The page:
I have a script which is loading a photo from path into a texture (photoThumbT2D), then rotating it:

                byte[] byteArray = File.ReadAllBytes(path);
                photoThumbT2D = new Texture2D(0, 0);
                RotateImage(photoThumbT2D, -90);

Where the RotateImage function is adapted from here as:

public static void RotateImage(Texture2D originTexture, float angle) {
        int width = originTexture.width;
        int height = originTexture.height;
        float halfHeight = height * 0.5f;
        float halfWidth = width * 0.5f;

        Color32[] originPixels = originTexture.GetPixels32();
        Color32[] rotatedPixels = originTexture.GetPixels32();

        int oldX;
        int oldY;

        float phi = Mathf.Deg2Rad * angle;
        float cosPhi = Mathf.Cos(phi);
        float sinPhi = Mathf.Sin(phi);
        for (int newY = 0; newY < height; newY++) {
            for (int newX = 0; newX < width; newX++) {
                rotatedPixels[newY * width + newX] = new Color32(0, 0, 0, 0);
                int newXNormToCenter = newX - width / 2;
                int newYNormToCenter = newY - height / 2;
                oldX = (int)(cosPhi * newXNormToCenter + sinPhi * newYNormToCenter + halfWidth);
                oldY = (int)(-sinPhi * newXNormToCenter + cosPhi * newYNormToCenter + halfHeight);
                bool InsideImageBounds = (oldX > -1) && (oldX < width) && (oldY > -1) && (oldY < height);

                if (InsideImageBounds) {
                    rotatedPixels[newY * width + newX] = originPixels[oldY * width + oldX];

        originTexture.Reinitialize(width, height);


However, this application of RotateImage is leading to what I believe is a heap fragmentation problem where the more times it runs the more memory usage piles up in the profiler. This is discussed here.

In my case, it manifests in Android only (no problem in Editor) as a steady increase in GC Used Memory (Tracked Memory, In Use) until the app crashes:

enter image description here

In the Memory Profiler I get a new chunk of Managed Heap created for every time it runs until everything crashes (here there about 13 identical blue chunks created):

enter image description here

Apparently the only solution is to use NativeArray<Color32> nativeArray = texture2D.GetRawTextureData<Color32>(); and work with that, but since the NativeArray is a direct representation of the Texture data, I'm not sure if it's possible mathematically to rotate it without making a new copy to work from. And if you make a new array copy of the actual color data, you will get the same heap problems as with GetPixels32 and SetPixels32.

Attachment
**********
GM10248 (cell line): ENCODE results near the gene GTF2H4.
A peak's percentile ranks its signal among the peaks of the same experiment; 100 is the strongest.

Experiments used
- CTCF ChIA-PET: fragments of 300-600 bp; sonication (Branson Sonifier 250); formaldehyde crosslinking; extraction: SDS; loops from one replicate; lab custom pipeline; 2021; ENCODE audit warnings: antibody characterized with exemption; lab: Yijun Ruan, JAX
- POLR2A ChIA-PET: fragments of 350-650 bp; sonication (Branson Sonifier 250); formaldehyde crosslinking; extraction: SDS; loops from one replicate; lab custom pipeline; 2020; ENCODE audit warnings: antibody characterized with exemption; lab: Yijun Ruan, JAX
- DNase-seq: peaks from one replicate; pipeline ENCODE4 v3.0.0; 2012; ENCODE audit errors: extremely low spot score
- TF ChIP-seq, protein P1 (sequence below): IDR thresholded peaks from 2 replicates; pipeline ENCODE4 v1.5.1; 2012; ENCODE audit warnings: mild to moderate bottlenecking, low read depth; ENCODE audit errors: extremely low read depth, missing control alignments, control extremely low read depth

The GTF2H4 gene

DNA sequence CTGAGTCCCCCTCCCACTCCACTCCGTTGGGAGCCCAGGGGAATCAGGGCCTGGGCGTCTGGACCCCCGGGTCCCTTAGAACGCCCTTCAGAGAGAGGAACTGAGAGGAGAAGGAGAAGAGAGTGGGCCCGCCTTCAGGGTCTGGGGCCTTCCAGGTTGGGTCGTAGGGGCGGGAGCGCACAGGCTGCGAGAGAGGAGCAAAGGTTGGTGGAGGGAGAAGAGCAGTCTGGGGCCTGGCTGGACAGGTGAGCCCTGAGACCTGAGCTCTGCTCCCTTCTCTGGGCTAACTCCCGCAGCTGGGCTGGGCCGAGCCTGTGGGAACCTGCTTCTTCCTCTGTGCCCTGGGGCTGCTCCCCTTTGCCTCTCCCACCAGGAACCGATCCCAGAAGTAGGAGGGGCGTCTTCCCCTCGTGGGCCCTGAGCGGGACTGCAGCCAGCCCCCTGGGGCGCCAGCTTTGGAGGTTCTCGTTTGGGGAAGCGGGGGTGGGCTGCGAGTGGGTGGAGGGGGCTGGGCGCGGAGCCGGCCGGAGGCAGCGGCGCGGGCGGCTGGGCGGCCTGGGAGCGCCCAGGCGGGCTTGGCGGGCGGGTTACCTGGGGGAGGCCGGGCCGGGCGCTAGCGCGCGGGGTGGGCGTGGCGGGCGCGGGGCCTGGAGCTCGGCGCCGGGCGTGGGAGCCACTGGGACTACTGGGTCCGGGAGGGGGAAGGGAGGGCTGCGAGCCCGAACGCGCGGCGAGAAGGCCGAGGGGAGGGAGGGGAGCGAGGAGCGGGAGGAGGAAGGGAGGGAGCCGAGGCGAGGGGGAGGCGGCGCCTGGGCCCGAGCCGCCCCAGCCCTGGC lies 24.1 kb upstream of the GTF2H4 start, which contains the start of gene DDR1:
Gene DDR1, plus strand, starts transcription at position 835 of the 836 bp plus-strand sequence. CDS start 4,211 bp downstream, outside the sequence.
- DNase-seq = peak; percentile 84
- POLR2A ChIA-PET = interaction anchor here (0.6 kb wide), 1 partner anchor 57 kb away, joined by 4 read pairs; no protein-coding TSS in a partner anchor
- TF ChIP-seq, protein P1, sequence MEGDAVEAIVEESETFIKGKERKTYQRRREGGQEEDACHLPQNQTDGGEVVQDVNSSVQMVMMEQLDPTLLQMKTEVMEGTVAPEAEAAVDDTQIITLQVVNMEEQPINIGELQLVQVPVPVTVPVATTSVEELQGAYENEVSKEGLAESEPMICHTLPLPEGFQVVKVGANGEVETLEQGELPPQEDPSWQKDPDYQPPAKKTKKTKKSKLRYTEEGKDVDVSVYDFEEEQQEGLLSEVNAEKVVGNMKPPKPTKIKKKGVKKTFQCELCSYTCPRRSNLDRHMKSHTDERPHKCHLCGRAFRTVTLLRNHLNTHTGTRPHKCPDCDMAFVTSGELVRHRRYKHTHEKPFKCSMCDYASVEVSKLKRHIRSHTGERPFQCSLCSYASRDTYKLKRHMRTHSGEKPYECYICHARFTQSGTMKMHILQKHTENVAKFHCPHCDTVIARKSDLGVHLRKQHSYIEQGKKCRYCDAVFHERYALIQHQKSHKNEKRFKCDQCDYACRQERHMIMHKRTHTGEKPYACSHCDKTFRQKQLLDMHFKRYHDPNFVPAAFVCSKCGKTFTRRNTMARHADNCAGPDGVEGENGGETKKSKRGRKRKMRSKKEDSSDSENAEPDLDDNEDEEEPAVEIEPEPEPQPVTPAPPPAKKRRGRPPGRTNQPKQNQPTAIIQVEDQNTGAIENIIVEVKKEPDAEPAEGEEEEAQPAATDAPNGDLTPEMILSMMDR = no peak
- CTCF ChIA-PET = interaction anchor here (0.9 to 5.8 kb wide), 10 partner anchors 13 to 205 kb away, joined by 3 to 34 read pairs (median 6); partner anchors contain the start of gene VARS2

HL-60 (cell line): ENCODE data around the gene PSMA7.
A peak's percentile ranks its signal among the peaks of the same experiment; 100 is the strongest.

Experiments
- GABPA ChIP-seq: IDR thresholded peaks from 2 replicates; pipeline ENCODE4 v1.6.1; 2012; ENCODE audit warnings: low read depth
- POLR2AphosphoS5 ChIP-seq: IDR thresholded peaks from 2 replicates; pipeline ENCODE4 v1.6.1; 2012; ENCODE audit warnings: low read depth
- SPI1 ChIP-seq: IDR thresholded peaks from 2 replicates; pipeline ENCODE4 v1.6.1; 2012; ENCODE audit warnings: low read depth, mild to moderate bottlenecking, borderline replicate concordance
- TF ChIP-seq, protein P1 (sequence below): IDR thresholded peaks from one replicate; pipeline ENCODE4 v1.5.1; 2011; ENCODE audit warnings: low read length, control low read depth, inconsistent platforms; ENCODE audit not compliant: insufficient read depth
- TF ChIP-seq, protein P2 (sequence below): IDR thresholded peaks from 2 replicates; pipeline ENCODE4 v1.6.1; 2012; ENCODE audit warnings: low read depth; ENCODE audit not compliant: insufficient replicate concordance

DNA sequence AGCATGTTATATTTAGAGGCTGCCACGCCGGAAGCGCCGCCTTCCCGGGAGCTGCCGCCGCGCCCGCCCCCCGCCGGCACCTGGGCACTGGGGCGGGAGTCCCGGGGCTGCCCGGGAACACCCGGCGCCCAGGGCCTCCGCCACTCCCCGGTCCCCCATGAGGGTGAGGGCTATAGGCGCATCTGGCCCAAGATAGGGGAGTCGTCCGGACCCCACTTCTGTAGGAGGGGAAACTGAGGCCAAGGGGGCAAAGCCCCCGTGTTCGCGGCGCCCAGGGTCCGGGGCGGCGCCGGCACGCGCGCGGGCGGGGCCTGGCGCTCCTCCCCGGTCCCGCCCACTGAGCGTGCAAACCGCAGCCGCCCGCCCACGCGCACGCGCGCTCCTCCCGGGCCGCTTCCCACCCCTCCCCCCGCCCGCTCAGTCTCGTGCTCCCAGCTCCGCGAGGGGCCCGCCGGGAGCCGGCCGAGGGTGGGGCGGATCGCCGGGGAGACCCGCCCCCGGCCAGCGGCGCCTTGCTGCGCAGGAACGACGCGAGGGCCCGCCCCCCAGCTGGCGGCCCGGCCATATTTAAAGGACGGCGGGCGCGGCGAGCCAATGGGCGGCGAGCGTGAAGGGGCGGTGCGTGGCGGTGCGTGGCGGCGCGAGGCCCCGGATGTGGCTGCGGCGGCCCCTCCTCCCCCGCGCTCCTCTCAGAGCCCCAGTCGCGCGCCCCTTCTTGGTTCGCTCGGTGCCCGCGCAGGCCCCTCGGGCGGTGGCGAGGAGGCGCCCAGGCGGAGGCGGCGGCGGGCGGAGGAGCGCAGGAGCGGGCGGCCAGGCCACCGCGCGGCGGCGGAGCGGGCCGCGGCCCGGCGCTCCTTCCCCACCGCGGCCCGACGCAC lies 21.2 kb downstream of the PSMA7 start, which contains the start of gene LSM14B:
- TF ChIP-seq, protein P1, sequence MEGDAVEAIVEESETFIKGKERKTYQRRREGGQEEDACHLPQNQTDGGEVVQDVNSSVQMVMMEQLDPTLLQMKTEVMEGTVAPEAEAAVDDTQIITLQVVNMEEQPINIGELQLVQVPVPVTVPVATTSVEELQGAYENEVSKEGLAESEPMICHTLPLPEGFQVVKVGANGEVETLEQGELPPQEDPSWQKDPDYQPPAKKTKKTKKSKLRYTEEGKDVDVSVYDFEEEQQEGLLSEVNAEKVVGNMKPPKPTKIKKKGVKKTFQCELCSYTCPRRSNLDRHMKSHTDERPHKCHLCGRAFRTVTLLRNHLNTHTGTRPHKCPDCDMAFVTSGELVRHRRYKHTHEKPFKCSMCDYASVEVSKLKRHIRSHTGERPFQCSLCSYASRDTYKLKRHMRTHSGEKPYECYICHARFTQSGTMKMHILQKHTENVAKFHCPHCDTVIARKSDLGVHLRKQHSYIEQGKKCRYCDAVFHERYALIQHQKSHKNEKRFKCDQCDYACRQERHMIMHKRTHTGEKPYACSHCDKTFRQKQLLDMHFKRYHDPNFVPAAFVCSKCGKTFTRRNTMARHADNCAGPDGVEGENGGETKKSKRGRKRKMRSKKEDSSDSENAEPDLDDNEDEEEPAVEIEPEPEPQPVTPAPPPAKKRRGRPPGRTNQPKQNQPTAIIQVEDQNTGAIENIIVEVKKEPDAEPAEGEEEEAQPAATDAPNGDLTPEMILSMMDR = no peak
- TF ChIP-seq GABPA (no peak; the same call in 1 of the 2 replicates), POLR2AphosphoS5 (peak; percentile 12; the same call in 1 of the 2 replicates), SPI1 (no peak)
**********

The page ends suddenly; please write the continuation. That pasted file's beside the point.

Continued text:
Any thoughts or solutions?


Unfortunately, DMGregory, I learned from your method but I am still having trouble with your solution.


I have tested, and even just the code:

        photoThumbT2D = Resources.Load<Texture2D>("bigphoto");
        photoThumbnailVE.style.backgroundImage = photoThumbT2D;

        buttonClickedEvent += delegate {
            Debug.Log("RUN CLICK");

            var texels = photoThumbT2D.GetRawTextureData<Color32>();
            var texelsCopy = System.Buffers.ArrayPool<Color32>.Shared.Rent(texels.Length);
            //Unity.Collections.NativeArray<Color32>.Copy(texels, texelsCopy, texels.Length);

Continues to trigger memory accumulation in Unity for Android in the same manner as the OP code. Thus in even this manner the Rent and Return functions are leading to memory accumulation.

Can you think of any reason this would not be happening? I have Incremental GC collection turned on in Android. I can't make any sense of it. Might it be because it's being run as a delegate or the parent object running it was created by a coroutine (which should be long gone)?

I have tested further and this can be solved instead by using a static List to store the duplicate data in but I would love to know why any other method is causing this problem.

  • \$\begingroup\$ Your method appears to destroy the old texture and create a new one. Why not use the method Texture2D.Reinitialize instead? It allows you to do the same thing with the same texture. This also has the advantage that any references to the texture remain valid. \$\endgroup\$
    – Philipp
    Commented Dec 2, 2022 at 9:09
  • \$\begingroup\$ Thanks Philipp, I didn't know about Reinitialize. I tried that and I will remember that for the future. Unfortunately it looks like the problem is something else - maybe the Android garbage collector is broken. I updated my post to reflect it. Any further thoughts are appreciated. \$\endgroup\$